Ah, the most popular and controversial star of world literature! Dan Brown is like the Shahrukh Khan of thrillers – snubbed by critics, loved by thrill-junkies, and liked by millions of people (including me) who have read each book of his without being too judgmental. I don’t read him for the literary value of his books (as there is none claimed by International critics). I read him for the nuggets of knowledge on art and his backdrops of beautiful Europe. In Origin, it’s Spain with rich art and the usual chase sequences that are getting more suave with private helicopters and inside a cathedral designed by artists like Gaudi. Origin has a blend of science and art with religion the primary clash factor. I loved the plot with scientific experiments and those few chapters can be the main reason you should read the book. Dan Brown has raised a question that is lurking just around the horizon of our lives now – Where are we going? 

5. Home Fire By Kamila Shamsie

This has been my last read of the year, perhaps for its nomination in the Man Booker longlist. I love the writers from my neighbouring country and this is the first book by Kamila Shamsie that I chanced upon. I didn’t have an idea that it is an adaptation of a Greek tragedy Antigone until I read it. The fact that Home Fire stands out on its own is where it matters. I’d say the first half deals aptly with ‘Home’ and the second is truly ‘Fire’. Since Shamsie was raised in Pakistan, studied in the US and now lives in England, she has picked up bits of culture, society and life from each continent and created a bowl of steaming story related to her roots. Her writing made me smile, laugh (with the acquired British sarcasm), stiffen and finally shudder at the climax. I’m so glad I read this book at a point when I want to write about immigration and everything in its spectrum. What a way to end the year!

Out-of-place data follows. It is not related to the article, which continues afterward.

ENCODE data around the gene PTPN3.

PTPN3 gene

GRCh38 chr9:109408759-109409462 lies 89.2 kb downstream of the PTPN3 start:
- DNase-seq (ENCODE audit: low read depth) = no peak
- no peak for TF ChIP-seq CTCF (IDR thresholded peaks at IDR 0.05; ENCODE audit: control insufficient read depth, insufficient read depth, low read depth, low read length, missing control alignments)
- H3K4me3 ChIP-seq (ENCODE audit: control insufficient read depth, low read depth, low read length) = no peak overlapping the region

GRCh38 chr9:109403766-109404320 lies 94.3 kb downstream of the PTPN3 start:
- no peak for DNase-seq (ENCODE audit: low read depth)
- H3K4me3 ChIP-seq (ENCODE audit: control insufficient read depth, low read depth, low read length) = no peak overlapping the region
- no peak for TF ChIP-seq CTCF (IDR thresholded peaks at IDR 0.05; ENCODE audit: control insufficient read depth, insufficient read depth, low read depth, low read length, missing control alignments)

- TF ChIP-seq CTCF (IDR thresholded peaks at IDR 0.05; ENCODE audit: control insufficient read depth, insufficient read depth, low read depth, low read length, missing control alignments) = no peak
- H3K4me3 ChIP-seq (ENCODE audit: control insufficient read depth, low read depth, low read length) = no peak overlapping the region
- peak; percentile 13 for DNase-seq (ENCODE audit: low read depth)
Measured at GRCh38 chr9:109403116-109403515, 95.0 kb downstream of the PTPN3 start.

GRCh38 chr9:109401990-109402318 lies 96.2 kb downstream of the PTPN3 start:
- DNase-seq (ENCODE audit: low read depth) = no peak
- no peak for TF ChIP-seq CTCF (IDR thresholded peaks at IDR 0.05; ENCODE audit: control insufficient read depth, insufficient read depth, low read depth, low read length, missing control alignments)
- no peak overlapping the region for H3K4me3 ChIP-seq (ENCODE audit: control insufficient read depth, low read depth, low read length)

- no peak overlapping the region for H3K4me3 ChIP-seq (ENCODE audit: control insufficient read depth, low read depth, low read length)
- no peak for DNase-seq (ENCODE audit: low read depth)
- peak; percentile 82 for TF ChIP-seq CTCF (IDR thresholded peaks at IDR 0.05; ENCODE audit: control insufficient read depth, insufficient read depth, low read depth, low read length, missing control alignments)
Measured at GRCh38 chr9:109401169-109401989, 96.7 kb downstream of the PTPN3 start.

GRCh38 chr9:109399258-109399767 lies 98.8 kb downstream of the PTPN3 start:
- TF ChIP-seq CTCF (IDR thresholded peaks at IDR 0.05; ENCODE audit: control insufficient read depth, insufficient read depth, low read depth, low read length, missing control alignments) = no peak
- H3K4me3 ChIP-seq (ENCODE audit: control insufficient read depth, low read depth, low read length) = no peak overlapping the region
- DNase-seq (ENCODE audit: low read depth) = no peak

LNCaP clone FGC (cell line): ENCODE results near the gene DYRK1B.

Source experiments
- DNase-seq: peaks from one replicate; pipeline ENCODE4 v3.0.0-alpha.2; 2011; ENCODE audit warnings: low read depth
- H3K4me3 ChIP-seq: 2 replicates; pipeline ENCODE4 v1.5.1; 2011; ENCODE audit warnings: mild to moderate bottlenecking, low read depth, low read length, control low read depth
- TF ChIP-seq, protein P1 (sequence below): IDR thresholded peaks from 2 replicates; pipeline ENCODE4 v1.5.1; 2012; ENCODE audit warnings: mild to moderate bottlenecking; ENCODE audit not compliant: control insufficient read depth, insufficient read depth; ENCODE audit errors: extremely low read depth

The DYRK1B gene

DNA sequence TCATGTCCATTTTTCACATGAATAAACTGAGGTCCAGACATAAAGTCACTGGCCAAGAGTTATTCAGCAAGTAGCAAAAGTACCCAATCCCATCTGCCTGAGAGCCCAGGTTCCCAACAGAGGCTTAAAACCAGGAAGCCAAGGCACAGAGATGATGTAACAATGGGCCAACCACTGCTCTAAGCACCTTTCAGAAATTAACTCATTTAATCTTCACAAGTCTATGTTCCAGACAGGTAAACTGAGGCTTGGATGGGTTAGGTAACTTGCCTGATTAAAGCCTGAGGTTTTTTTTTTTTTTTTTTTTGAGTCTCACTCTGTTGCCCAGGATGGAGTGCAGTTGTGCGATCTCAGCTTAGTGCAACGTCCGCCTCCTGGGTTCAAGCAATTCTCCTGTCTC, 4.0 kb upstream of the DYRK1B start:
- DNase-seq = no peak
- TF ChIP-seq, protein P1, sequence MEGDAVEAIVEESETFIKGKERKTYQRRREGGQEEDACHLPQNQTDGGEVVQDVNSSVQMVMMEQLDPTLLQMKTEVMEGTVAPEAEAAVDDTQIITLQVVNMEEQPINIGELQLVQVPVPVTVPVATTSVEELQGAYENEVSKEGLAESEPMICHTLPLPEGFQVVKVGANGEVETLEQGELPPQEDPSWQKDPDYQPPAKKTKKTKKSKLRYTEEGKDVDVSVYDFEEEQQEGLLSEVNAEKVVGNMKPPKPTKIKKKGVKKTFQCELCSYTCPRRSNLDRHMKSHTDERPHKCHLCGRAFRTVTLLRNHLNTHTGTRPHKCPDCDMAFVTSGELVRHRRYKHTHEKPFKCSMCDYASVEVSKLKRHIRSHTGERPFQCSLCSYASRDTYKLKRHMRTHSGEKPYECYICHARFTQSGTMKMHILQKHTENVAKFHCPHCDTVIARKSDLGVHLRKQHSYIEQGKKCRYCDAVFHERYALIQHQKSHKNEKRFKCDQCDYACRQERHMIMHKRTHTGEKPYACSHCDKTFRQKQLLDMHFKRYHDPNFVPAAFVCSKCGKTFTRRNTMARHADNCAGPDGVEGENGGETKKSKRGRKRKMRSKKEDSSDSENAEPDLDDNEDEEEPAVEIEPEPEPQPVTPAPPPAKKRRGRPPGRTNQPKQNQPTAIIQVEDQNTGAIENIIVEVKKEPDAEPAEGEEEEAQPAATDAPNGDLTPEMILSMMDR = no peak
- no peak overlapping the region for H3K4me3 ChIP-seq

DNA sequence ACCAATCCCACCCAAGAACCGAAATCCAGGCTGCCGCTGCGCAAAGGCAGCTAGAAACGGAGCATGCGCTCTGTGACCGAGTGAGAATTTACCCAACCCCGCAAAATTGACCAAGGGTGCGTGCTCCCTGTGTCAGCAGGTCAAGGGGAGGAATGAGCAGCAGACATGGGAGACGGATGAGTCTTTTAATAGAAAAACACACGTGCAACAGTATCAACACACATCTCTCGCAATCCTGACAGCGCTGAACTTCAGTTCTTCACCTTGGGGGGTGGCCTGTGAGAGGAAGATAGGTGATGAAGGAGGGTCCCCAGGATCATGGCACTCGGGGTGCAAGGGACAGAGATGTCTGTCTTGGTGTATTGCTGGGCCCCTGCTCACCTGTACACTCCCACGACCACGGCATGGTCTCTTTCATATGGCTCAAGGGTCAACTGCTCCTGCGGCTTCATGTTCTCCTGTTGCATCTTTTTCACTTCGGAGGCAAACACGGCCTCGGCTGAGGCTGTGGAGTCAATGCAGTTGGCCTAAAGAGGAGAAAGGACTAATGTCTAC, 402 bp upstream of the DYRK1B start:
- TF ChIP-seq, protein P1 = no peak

Have you read any of these in 2017? Let me know your thoughts and we’ll share our views. Have a great 2018! 

A Tribute to Raja Jatindra Mohan Roy

Today is Mahalaya, culmination of Pitripaksha and beginning of Devipaksha. It is customary to pay tribute to one’s forefathers by churning some mantras and offering food at the bank of a river. After I’ve been hearing stories all my life about a certain gentleman, it’s about time I pay a little tribute to him in my own way, letting the world know who he was and what he did.